Affordable, natural, homes for smallholdings: how you can help

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affordable, natural, homes

First some background, then below is Zoe’s appeal for letters of support. Wouldn’t it be good if people were allowed to put up their own natural home on their own land, to produce food for themselves and for the rest of us. You may not want to do it, but wouldn’t it be good if it were an option for those who do? I would have thought that this would be seen as a fine aim, by people from both sides of the political spectrum.

The planning system doesn’t allow it, however. Now planners have the very important job of stopping urban sprawl and the despoilation of the countryside, but we’re not talking urban sprawl, or commuter villages or second homes. We’re talking about organic smallholders, who improve the environment by not using agrochemicals, by sequestering soil carbon, and by increasing both crop diversity and biodiversity, and who revive traditional skills and strenghten local economies via the production of food, timber, raw materials and crafts. Huge monoculture farmers are not guardians of the countryside, but organic smallholders are, and always have been.

The planning system doesn’t allow people to live in the open countryside, but we’re suggesting that it should, as long as they abide by very strict ecological criteria – small homes built from natural, local materials, off-grid, using the land to produce food efficiently, etc. Smallholdings produce more food per acre than large monoculture farms, and the Ecological Land Co-op are serious about food production. They have plans for three low-impact smallholdings in Devon. Their application was rejected by mid-Devon councillors, despite recommendations for approval from the parish council and the planning department. They are appealing the decision, and seeking a full public enquiry with a planning inspector to debate the merits of the scheme.


We would be extremely grateful if you could find the time to write a letter of support for our proposed smallholdings at Greenham Reach by November 15. If you have time to write, some points you may wish to make (as appropriate):

  • Making reference to your own experience, what you conclude to be the likely public benefits. This could cover, for example, affordable housing/holdings, climate change mitigation and adaptation, providing sustainable rural employment, biodiversity benefits, research into low-input agriculture, and so forth. It is stronger if you are able to refer to government policies that support the benefits your cite. If you want to read a summary of our proposals see Greenham Reach.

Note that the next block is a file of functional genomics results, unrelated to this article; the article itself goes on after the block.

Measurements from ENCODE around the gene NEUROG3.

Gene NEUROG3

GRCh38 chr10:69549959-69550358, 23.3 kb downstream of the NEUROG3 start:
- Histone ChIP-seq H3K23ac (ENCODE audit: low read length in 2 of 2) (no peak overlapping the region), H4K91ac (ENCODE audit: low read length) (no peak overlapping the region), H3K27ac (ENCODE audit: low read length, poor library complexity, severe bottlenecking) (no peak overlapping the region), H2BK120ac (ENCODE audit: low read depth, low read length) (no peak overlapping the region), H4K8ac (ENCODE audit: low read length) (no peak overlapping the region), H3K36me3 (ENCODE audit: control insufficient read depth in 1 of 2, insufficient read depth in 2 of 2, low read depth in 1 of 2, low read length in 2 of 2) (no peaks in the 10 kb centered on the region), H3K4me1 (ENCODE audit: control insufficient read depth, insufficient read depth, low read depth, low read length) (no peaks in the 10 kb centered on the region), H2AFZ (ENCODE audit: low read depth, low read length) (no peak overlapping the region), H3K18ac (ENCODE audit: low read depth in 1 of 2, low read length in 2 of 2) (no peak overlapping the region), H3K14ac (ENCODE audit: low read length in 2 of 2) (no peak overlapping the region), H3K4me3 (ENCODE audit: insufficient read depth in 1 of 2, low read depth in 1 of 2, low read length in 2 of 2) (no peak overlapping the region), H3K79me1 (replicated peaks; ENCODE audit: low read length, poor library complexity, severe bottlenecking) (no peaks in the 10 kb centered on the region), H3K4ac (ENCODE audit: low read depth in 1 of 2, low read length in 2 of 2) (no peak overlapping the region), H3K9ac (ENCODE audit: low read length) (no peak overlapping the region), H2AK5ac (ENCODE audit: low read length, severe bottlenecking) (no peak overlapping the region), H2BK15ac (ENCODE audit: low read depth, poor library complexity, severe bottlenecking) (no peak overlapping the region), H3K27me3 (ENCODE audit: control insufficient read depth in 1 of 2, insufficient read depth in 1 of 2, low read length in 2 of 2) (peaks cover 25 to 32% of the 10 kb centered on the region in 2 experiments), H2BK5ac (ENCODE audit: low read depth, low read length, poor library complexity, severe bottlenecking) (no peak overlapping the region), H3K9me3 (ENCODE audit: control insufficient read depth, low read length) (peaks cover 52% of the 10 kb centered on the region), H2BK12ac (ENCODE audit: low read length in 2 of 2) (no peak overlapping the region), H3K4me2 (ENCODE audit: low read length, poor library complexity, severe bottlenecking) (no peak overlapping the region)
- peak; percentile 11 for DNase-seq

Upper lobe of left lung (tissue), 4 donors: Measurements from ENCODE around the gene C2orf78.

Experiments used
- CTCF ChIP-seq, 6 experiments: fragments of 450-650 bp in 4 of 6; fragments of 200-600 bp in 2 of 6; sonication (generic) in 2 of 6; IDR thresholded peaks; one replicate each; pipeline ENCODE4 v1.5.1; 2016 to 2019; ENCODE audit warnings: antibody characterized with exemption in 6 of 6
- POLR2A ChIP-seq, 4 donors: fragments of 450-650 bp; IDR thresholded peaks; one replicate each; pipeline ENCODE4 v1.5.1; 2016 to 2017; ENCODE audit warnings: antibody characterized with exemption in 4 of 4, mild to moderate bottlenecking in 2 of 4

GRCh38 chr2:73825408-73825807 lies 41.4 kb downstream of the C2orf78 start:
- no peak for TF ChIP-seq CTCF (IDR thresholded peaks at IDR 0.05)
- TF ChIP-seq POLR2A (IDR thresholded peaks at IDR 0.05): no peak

• If you have witnessed a need for affordable holdings of the type we are hoping to provide, and the extent of that need.
  • If you are a small-scale ecological producer, the impact living away from your holding would have on you and your business. For example, Charles Dowding, salad grower wrote “Making a living off small areas of land demands a lot of time and at many different times, for which living off site is impractical. Living on the land saves both time and money, the land workers’ most precious assets, enough to make all the difference in demanding work”. Others who have written have gone into more detail, for example, talking about the losses they’ve incurred from not attending to a polytunnel in unexpected high winds.

How to submit a letter of support:

Please refer to our appeals APP/Y1138/A/12/2181807, APP/Y1138/A/12/2181808 and APP/Y1138/A/12/2181821 (Greenham Reach) in any correspondence.
Email: Rachel Owen [email protected]

In writing to: the Planning Inspectorate at 3/20 Wing, Temple Quay House, 2 The Square, Temple Quay, Bristol BS1 6PN

If you want to contact us to discuss a letter of support further, please contact Zoe on 07963 955338 or [email protected]

It’s very important that your correspondence is polite – any abusive correspondence will harm our case.

By the way, it has been reported in the local press that the Council have already allocated £40,000 to fight our appeal. Yes, that’s £40k of taxpayers’ money to try and stop people building a small, natural home and producing food on their own land – something that ordinary people have been able to do throughout human history, until now.